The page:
even if you initially solved the problem with help from your
Keep in mind that most of your grade in this course is determined by
exams and quizzes, which you will have to do by yourself.
The labs will be organized as follows.
- Lab description:
A written description of each lab
exercise will be distributed during our lecture meetings.
The main ideas of the lab will be introduced during the lecture.
- Pre-lab exercises:
Pre-lab exercises will be included with some lab assignments.
Your answers to the pre-lab exercises must be turned in at
the beginning of your lab session.
- Lab notebooks:
Instead of writing formal lab reports, each of you will keep a
lab notebook that will be collected and graded periodically.
Your lab notebook must be a "composition book" that is available
in the bookstore.
An example of the type of information that your notebook might contain
is listed below.
- Purpose of lab/problem statement
- Analysis and design
- List of equipment and devices used
- Description of procedural steps performed
- Discussion: Results, Evaluation of results, Conclusions
- Lab quizzes:
quizzes will be given occasionally during lab sessions.
The quizzes are intended to verify that you have learned to make
basic electrical measurements.
You will not have to "study" for the quizzes, but rather the
experience you gain performing the lab exercises should provide
The laboratory accounts for 20% of your overall grade in this course.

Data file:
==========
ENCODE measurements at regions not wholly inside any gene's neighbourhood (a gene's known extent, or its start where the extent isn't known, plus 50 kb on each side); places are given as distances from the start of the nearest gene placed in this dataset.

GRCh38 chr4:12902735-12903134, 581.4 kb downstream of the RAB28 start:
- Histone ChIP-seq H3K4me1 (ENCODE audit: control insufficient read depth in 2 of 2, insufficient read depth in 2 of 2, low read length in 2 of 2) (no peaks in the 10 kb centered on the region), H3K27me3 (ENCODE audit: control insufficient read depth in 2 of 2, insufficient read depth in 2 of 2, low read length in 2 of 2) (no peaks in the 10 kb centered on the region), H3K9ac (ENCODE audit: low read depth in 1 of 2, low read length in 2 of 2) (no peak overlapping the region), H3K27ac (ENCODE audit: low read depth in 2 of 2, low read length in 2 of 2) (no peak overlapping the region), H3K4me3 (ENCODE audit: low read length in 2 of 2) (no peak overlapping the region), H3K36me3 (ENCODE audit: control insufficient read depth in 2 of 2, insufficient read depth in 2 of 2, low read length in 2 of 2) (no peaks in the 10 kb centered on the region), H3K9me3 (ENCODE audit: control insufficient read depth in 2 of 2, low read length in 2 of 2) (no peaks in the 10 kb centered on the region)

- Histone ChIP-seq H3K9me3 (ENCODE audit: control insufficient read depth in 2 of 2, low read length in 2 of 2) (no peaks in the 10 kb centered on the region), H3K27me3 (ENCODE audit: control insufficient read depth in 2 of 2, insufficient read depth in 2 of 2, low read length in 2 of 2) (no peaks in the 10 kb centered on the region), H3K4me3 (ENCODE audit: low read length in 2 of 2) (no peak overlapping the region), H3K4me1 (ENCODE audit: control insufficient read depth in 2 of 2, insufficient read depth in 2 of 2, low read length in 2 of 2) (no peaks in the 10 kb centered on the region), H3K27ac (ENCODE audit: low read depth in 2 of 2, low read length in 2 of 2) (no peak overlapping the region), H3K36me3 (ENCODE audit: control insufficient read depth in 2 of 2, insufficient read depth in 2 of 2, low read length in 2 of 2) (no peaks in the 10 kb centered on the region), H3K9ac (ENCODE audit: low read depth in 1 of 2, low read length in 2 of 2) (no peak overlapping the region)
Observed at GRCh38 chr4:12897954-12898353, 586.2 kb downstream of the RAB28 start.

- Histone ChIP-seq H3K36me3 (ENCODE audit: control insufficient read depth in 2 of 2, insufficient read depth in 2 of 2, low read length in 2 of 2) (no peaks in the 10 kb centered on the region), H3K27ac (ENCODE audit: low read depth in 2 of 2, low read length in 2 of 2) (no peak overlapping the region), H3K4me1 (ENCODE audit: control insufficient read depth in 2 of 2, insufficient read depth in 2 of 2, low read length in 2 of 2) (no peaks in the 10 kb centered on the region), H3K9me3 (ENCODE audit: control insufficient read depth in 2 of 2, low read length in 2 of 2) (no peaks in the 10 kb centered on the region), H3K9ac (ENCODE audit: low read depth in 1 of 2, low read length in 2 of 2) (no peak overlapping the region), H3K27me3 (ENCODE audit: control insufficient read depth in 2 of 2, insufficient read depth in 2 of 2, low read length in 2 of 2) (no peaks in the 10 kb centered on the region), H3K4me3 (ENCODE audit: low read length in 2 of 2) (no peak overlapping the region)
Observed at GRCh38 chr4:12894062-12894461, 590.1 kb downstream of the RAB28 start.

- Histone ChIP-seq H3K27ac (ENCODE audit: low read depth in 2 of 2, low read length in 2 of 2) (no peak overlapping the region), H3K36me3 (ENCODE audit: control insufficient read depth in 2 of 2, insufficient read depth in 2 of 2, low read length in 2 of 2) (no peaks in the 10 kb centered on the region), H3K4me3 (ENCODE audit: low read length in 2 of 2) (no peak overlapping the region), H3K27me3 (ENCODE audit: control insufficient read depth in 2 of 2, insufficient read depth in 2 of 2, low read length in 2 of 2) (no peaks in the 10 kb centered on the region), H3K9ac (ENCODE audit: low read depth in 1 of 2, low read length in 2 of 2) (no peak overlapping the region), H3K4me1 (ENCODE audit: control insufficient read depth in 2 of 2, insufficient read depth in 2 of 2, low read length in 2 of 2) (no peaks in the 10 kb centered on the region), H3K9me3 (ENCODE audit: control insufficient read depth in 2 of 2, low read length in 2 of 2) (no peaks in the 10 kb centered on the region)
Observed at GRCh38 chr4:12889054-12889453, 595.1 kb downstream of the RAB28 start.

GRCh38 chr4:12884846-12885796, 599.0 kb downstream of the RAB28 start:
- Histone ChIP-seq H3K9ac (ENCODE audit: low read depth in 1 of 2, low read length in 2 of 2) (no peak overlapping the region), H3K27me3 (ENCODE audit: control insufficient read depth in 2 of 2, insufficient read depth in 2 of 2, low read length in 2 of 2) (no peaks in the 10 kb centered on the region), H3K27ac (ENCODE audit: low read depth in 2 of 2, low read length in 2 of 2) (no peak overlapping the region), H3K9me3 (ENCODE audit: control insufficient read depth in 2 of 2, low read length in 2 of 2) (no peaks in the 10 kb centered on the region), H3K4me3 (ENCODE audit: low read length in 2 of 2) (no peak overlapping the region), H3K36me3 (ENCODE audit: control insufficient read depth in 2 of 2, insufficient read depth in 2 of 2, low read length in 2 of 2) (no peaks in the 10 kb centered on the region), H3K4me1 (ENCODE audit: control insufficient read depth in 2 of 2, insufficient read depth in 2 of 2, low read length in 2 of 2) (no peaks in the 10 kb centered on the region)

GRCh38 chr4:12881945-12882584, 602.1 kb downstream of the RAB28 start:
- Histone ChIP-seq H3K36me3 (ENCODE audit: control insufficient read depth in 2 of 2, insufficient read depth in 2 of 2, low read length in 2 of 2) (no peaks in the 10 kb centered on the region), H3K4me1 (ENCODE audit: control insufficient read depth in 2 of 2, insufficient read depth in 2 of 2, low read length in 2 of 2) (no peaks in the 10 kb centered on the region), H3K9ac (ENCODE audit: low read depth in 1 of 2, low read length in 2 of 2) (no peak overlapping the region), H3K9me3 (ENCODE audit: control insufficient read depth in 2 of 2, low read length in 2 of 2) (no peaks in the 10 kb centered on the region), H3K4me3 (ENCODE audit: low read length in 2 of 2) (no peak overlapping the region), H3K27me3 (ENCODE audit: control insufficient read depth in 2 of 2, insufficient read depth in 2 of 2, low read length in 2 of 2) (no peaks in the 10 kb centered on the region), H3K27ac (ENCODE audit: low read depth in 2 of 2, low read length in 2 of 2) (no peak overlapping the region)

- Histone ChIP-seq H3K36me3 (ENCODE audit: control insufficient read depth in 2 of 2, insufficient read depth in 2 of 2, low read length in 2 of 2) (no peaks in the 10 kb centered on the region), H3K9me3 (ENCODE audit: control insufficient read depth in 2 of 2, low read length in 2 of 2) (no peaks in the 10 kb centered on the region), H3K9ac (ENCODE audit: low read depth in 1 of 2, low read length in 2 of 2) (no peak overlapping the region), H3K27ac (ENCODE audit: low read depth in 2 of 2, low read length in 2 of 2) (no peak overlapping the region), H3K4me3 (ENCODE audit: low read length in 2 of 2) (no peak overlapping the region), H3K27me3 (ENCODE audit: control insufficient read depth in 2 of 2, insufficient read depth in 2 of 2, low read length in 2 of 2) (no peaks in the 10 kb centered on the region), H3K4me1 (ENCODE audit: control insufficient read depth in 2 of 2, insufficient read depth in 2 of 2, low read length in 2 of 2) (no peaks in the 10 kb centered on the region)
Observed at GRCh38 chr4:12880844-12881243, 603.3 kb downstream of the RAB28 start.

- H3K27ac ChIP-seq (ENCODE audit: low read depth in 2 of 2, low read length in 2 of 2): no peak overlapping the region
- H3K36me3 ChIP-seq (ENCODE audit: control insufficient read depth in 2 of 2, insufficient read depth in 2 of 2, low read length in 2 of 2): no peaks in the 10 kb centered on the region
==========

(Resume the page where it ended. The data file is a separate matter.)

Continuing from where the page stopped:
The particular components listed above are weighted as follows
to determine your lab grade:
Lab notebooks (50%), Pre-lab exercises (30%), Lab quizzes (20%).
The following is a tentative list of topics for the course.
The corresponding chapters in the text and the exam dates
Analog Circuits and Signals
- Weeks 1-2:
Introduction to the course.
Review of basic quantities and units: voltage, current, resistance.
Circuit analysis: Kirchoff's Current Law (KCL) and Kirchoff's Voltage Law
Parallel and series resistance.
Voltage divider and bridge circuits.
- Weeks 3-5:
Nodal and mesh analysis.
Operational amplifiers (op amps) and applications.
Thevenin equivalent circuit model.
Maximum power transfer.
Exam 1: Wednesday, February 18.
- Weeks 6-8:
Selected topics from Chapters 3, 4, 5, and 6 as follows.
Chapter 3: Energy storage elements (capacitors and inductors).
Simple RC and RL circuits.
Chapters 4 and 5: Sinusoidal signals, phasors,
impedance, frequency response, application to filters.
Chapter 6: Diodes and applications.
- Spring Recess:
Begins Friday, March 13 at 5 PM and ends Monday, March 23 at 8 AM.
- Exam 2: Friday, March 13.
- Weeks 9-10:
Review of binary numbers and binary arithmetic.
Digital logic circuits and truth tables.
Standard forms of Boolean functions.
Simplification of Boolean functions.
- Weeks 11-13:
Combinational logic design: adders, comparators, multiplexers, demultiplexers.
Sequential logic design with flip-flops.
Digital system design project.
Exam 3: Friday, April 17.
- Weeks 14:
Digital devices: counters, registers, memories.